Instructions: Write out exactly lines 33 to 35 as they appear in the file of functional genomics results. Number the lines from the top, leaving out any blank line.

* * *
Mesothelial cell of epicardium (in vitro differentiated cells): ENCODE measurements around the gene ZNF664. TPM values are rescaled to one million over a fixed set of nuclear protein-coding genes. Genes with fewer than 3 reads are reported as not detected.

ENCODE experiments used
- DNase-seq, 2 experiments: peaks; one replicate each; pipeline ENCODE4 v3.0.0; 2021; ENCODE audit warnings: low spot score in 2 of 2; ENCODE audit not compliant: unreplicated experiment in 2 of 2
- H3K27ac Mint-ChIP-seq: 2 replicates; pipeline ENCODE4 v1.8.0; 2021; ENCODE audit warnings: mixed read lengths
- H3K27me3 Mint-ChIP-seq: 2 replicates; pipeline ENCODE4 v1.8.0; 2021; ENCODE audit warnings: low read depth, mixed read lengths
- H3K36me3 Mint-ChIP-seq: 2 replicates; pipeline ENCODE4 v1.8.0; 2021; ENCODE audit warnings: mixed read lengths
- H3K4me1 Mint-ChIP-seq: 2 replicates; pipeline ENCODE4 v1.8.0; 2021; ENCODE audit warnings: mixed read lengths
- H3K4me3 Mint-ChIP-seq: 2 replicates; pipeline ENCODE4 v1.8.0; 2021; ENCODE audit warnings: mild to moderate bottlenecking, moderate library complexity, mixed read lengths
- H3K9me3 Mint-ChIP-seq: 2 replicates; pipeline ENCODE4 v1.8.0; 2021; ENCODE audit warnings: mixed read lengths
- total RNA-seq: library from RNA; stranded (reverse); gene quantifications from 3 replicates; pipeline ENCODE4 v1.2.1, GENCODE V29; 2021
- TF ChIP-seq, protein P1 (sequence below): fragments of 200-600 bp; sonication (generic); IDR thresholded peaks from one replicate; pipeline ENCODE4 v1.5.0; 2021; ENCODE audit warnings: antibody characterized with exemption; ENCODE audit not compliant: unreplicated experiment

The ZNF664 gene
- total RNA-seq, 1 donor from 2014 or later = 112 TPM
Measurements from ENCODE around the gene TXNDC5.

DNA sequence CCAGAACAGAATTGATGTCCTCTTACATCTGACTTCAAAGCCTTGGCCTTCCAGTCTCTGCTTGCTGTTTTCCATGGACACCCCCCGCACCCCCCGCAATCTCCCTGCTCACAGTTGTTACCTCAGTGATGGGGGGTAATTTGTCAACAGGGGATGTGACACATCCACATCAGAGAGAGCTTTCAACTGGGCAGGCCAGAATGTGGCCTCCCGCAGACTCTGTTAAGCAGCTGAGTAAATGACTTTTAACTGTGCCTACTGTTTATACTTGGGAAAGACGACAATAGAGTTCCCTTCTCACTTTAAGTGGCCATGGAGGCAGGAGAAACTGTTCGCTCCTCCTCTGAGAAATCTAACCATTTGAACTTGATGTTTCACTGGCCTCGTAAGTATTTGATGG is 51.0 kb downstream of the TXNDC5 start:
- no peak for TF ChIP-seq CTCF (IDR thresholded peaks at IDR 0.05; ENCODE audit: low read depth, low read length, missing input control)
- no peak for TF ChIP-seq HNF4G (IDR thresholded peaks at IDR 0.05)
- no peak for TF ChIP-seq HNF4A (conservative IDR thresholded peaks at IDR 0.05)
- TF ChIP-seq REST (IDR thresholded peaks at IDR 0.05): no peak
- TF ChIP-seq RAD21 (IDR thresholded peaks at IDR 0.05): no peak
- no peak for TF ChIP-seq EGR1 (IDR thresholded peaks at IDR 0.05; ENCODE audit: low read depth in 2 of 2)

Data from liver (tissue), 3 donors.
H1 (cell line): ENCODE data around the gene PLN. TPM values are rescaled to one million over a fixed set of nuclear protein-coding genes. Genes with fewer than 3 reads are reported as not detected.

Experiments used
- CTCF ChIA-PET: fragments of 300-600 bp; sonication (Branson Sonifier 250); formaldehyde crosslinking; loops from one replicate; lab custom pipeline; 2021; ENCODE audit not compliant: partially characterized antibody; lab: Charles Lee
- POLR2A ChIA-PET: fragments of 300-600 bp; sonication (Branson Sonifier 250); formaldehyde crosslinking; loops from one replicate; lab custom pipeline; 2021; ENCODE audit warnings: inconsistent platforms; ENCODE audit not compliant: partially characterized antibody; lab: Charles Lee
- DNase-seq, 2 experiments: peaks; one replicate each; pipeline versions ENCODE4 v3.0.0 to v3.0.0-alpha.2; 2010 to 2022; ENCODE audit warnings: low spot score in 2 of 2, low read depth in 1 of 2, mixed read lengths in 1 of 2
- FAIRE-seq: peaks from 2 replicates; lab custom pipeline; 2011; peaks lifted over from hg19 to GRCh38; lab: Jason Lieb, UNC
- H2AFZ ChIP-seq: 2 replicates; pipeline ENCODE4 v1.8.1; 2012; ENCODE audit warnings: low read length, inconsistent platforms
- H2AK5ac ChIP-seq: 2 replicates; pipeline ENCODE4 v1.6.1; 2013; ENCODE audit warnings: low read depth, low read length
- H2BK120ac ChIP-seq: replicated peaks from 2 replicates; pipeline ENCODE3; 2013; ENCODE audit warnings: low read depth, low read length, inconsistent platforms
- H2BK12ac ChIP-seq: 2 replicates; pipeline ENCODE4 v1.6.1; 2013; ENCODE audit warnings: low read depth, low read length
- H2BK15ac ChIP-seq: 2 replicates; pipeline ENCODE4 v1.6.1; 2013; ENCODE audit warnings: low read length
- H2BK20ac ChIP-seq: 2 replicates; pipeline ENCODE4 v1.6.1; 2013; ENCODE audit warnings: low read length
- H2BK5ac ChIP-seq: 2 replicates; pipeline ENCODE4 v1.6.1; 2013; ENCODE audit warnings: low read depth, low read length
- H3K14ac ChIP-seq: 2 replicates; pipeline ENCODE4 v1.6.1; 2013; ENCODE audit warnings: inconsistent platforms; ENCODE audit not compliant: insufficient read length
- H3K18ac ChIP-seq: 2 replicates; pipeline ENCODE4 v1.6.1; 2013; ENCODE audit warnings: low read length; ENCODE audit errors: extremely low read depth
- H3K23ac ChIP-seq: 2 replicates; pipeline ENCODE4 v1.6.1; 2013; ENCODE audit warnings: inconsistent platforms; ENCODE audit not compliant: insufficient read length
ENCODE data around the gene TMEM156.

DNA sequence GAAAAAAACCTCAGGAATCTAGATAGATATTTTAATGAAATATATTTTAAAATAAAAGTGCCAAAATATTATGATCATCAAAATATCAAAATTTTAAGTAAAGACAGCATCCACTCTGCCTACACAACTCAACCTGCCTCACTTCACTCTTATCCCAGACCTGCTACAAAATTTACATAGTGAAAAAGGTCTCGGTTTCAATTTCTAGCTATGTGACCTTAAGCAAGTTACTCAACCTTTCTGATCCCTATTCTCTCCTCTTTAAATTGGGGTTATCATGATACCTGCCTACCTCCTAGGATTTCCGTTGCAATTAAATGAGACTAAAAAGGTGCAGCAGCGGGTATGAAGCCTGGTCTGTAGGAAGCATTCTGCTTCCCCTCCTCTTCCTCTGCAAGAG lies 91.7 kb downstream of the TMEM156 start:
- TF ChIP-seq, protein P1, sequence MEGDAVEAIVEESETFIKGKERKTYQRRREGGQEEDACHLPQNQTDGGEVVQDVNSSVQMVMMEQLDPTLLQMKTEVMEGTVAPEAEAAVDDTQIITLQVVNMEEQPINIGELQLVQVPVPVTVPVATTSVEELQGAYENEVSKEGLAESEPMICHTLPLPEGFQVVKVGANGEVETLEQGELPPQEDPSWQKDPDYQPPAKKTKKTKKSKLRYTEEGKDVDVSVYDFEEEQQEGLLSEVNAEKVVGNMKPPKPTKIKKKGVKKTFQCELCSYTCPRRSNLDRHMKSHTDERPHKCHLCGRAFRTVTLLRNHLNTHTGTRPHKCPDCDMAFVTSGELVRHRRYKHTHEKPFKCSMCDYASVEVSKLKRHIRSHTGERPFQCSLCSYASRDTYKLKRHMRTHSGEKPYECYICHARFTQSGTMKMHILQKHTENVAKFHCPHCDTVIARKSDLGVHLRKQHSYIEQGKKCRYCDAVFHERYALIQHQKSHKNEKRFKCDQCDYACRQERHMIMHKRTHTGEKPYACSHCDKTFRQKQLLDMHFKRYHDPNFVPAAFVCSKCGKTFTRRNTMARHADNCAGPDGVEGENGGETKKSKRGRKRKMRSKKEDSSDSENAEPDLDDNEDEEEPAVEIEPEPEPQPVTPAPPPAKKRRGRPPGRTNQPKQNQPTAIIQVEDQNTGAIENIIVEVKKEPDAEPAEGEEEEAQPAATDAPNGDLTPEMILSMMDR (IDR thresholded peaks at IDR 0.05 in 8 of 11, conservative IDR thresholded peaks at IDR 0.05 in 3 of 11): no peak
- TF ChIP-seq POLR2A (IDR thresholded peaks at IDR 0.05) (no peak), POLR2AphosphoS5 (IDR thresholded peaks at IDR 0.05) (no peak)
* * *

- H2BK15ac ChIP-seq: 2 replicates; pipeline ENCODE4 v1.6.1; 2013; ENCODE audit warnings: low read length
- H2BK20ac ChIP-seq: 2 replicates; pipeline ENCODE4 v1.6.1; 2013; ENCODE audit warnings: low read length
- H2BK5ac ChIP-seq: 2 replicates; pipeline ENCODE4 v1.6.1; 2013; ENCODE audit warnings: low read depth, low read length